MARCH 21, 2016


To Scope or Not to Scope

Written by: Adam Ritchie

When you run a web development business, you’re bound to come across some challenges.

You’ll likely find that the biggest obstacle is attracting attention and convincing anyone interested in your services to become an actual client. This is a very time-consuming and expensive process, considering all the marketing and reputation-building that’s required.

So it’s hard enough just to get someone who needs help with a web development product to actually contact you. But even once you’ve achieved that victory, your work isn’t over yet.

Before you can start working on a project for someone, you’ll have to sit down and draft a scope statement that details what exactly you’ll be doing for the project – that can take a lot of time.

This is the big issue with scoping projects. It allows you to reach a detailed yet clear agreement with a client, but it’s also a lot requires a significant time investment, especially for something that’s not guaranteed to work out.

In fact, in most cases the deal falls through and you don’t end up making a sale, even when you’ve taken the time to scope the project.

That’s just frustrating. If scope statements take so much time to make and there’s not even a guarantee that all your efforts will pay off, what’s the point of even bothering with them in the first place?

To answer that question, let’s first take a more detailed look at what scope statements consist of:

What’s in a scope statement?


I’ve already started ranting about scope statements, but you might not even know what those are exactly.

Allow me to explain:

A scope statement details the “scope”, i.e. all the relevant information, of a project. This usually includes:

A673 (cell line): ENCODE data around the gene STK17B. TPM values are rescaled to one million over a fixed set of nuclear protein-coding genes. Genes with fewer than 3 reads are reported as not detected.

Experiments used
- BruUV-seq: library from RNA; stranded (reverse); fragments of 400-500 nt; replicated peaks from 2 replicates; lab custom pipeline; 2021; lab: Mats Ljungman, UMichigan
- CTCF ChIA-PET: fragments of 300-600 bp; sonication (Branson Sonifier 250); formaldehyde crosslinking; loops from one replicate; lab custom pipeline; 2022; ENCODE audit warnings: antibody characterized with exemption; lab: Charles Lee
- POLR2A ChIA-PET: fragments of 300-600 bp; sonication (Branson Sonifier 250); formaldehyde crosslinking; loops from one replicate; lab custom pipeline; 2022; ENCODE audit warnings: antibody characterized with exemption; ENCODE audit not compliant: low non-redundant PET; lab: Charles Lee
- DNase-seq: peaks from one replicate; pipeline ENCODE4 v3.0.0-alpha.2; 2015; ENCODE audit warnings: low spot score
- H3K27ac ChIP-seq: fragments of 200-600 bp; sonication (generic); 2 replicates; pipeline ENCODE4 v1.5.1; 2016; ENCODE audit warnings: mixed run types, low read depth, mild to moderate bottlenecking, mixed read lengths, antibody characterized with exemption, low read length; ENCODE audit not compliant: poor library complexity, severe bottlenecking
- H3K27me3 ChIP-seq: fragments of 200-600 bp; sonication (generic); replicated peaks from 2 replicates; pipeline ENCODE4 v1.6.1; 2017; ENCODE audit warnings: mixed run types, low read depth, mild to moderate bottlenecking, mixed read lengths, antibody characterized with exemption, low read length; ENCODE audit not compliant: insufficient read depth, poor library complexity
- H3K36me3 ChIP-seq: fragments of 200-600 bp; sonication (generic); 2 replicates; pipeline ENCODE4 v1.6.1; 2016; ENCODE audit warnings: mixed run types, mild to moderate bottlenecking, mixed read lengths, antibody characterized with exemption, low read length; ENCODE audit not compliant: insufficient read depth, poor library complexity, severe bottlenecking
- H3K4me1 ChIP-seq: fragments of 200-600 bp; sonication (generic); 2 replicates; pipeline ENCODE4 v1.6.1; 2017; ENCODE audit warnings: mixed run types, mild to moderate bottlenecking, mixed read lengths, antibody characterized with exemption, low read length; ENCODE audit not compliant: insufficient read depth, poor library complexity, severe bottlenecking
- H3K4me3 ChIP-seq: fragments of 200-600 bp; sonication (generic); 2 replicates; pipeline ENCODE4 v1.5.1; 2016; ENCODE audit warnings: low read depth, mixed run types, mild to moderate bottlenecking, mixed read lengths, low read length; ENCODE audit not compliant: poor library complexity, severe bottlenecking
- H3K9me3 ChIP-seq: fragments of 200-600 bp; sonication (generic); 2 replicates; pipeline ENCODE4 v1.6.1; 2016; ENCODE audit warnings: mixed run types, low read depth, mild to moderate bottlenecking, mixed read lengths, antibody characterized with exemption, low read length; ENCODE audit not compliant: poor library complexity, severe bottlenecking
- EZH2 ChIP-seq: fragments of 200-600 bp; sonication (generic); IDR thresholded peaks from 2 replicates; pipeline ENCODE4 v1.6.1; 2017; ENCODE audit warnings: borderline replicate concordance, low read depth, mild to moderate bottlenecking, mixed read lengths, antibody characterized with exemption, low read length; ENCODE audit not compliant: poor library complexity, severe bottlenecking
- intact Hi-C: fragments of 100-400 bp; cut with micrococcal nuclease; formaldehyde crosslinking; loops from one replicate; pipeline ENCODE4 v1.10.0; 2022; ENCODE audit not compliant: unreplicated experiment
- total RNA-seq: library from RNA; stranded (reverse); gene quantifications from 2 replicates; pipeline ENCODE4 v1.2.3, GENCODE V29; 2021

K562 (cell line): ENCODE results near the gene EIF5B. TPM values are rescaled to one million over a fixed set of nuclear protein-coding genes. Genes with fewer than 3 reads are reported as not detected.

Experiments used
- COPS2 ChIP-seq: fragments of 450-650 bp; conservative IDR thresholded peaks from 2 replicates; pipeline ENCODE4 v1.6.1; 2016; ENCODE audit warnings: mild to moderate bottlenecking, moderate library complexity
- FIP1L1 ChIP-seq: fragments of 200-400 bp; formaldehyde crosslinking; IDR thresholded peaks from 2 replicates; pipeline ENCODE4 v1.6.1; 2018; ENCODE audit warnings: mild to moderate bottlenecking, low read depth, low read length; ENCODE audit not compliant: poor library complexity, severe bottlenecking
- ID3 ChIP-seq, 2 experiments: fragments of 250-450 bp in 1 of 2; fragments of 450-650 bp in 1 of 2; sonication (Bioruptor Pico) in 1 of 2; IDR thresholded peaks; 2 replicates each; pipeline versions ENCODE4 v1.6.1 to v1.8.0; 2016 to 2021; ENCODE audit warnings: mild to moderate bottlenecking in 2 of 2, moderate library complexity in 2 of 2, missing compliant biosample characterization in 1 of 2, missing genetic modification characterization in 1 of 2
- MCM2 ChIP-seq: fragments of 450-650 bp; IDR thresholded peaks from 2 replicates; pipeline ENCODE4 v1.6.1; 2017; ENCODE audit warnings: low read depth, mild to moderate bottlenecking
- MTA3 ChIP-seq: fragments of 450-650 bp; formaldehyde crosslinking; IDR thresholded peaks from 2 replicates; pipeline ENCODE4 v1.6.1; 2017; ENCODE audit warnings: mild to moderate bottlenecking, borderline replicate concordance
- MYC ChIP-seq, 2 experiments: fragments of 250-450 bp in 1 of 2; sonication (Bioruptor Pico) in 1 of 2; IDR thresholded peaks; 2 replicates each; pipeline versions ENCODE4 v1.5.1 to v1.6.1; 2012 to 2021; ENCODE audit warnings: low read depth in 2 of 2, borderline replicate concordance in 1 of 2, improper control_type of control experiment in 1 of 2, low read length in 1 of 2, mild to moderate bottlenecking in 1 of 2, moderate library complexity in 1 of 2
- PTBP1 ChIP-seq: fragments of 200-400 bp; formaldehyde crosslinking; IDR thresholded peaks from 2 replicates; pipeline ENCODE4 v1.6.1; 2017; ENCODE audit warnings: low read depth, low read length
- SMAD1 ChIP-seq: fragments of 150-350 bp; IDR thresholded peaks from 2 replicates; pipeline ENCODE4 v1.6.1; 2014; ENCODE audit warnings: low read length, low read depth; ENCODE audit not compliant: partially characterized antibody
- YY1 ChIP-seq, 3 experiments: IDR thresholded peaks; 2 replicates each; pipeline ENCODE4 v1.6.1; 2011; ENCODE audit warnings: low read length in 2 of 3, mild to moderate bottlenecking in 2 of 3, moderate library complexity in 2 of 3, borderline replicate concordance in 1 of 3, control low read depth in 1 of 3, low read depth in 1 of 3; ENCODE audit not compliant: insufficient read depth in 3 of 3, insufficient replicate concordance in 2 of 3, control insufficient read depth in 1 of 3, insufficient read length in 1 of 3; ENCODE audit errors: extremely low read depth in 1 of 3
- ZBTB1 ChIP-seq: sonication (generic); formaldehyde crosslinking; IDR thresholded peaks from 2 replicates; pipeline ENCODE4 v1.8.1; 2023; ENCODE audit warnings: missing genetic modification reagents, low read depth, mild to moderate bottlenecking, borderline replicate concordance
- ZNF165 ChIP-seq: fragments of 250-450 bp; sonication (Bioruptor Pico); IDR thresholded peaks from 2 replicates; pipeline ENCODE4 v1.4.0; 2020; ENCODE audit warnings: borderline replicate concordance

• Justification: a brief sentence or paragraph that explains why the client needs the project completed (for example, they need a more polished website to improve their search rankings and bounce rate and ultimately attract more customers)
  • Deliverables/Objectives: a detailed list of what you’re expected to deliver to the client
  • Acceptance Criteria: Quality benchmarks, deadlines, etc.
  • Constraints: Limits on how and when you’re expected to meet objectives
  • Non-goals: Objectives that fall outside the scope of the project and are not expected to be completed. This is where you can avoid conflict in the future by establishing exactly what you can’t do upfront before it’s an issue.
  • Cost estimate: An accurate assessment of how much the project will likely cost. Be careful with this one – if you underestimate the cost initially, the client very well may get upset when you end up going over budget. Upset clients are unlikely to become repeat clients

What makes a good scope statement?


Using the SMART method is a good way to write a clear and effective scope statement.

  • Specific: Specificity is, basically, the entire point of scope statement. Being vague at first leads to misunderstandings and disagreements later on
  • Measurable: Deadlines should have specific dates, and there needs to be a verifiable way to determine whether you’ve met other objectives or not
  • Achievable: Make the project as small it can be while still accomplishing all the objectives. Promising too much and then failing to deliver will ruin client relations
  • Relevant: This point ties into making the project as small as it can be – don’t promise to do anything that’s not relevant to the project. The less you promise, the less of a chance there is that you’ll disappoint
  • Timely: Nobody likes delays. The faster you complete a project (without sacrificing quality, of course), the more impressed the client will be. Structure your scope statement so that it allows you to progress through the project as quickly as possible

If it takes so much time, why scope at all?


Well, good luck finding clients that are willing to hire you for a project without first defining what you’ll be doing.

It’s in the best interest of both you and the client to work out a detailed arrangement that defines exactly what’s expected of you for a project. You’re liable if you don’t hold up to the agreement, but you also have something to point to if the client starts being unreasonable.

And even if you’re still somehow convinced that scope statements aren’t worth your time, you should know that you don’t live in a bubble. You work in an environment where other businesses, the vast majority of other businesses, in fact, are willing to provide scope statements. So if you tell a client that you’re not willing to provide such a statement, they’ll just abandon you and find a web developer that will. It’s just not a viable option.

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